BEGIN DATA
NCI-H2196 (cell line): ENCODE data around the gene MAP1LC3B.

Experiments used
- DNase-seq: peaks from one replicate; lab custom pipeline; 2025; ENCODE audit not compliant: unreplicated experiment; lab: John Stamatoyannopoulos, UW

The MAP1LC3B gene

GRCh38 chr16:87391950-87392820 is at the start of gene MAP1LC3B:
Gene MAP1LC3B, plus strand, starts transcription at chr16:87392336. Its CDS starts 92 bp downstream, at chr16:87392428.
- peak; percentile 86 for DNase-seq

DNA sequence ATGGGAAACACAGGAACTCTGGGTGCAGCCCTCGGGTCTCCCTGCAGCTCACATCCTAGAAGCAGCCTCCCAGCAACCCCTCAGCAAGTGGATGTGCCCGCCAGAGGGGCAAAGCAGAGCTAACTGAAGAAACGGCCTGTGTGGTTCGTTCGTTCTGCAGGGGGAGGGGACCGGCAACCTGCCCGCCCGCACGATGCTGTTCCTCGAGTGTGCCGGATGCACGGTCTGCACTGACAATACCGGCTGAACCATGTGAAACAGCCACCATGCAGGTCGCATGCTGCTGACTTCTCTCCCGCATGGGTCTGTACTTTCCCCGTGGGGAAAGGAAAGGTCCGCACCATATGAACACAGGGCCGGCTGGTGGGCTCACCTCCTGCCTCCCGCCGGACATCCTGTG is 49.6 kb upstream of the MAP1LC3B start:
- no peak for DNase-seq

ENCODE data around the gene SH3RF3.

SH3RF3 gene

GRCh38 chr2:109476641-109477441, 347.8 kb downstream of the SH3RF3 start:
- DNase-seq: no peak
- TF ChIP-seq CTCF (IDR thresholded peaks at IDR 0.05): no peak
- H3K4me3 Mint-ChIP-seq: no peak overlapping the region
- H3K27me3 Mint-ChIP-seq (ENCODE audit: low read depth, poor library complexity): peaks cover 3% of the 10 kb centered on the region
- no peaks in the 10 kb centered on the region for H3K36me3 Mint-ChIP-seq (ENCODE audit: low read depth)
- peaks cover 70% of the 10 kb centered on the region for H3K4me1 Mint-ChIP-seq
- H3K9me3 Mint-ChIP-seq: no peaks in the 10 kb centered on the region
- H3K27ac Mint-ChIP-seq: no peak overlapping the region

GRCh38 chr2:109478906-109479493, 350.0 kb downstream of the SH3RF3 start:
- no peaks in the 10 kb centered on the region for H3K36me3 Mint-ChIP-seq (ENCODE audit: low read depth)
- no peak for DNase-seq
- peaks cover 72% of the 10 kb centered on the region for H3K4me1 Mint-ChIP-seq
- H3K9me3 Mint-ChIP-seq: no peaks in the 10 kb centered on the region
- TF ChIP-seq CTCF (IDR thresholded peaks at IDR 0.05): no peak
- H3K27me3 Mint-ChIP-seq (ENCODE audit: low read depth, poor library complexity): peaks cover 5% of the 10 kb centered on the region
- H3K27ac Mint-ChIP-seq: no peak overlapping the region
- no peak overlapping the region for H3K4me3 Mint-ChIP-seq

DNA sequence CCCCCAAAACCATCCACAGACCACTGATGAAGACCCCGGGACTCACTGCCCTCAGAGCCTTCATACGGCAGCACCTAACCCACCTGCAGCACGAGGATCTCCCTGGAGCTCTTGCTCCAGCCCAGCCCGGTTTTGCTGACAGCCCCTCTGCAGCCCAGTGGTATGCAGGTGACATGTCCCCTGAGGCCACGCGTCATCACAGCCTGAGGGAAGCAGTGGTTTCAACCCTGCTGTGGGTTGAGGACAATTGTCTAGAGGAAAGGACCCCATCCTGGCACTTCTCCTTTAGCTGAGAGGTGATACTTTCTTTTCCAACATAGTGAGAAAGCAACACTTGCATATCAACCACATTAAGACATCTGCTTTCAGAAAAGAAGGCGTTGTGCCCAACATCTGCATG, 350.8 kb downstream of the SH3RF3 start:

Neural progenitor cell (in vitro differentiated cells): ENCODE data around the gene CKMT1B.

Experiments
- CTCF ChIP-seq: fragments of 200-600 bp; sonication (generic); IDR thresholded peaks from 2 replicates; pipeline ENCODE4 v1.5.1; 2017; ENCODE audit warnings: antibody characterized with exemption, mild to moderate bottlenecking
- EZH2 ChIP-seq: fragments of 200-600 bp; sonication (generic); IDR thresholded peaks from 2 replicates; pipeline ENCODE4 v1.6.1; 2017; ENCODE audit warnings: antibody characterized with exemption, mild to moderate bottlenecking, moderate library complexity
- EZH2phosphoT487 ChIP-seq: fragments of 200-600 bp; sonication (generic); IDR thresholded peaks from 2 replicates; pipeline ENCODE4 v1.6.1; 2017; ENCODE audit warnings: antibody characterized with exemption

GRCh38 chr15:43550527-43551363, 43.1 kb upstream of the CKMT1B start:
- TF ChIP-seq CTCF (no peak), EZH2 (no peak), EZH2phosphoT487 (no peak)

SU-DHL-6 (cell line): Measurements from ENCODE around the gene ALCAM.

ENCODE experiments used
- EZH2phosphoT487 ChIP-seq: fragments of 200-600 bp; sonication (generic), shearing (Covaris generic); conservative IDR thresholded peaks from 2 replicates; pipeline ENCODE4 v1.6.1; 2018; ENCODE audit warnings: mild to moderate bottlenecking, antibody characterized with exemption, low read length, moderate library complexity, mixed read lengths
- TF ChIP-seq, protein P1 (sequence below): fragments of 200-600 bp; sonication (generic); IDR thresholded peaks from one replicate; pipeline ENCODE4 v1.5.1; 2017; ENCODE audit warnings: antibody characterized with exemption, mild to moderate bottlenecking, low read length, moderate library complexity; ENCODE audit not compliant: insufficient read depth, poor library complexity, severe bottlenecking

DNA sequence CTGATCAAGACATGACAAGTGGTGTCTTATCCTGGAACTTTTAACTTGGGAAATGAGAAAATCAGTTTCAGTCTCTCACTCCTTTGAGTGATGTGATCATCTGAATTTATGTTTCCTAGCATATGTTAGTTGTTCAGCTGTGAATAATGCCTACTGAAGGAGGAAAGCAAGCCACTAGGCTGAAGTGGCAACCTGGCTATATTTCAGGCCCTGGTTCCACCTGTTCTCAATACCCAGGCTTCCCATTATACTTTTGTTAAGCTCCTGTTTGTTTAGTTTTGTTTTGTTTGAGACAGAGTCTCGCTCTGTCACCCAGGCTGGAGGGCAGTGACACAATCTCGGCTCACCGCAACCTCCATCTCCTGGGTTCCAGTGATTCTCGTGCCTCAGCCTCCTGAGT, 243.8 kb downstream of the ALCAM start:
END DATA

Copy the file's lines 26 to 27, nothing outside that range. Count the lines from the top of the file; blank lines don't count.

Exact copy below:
- TF ChIP-seq CTCF (IDR thresholded peaks at IDR 0.05): no peak
- H3K27me3 Mint-ChIP-seq (ENCODE audit: low read depth, poor library complexity): peaks cover 5% of the 10 kb centered on the region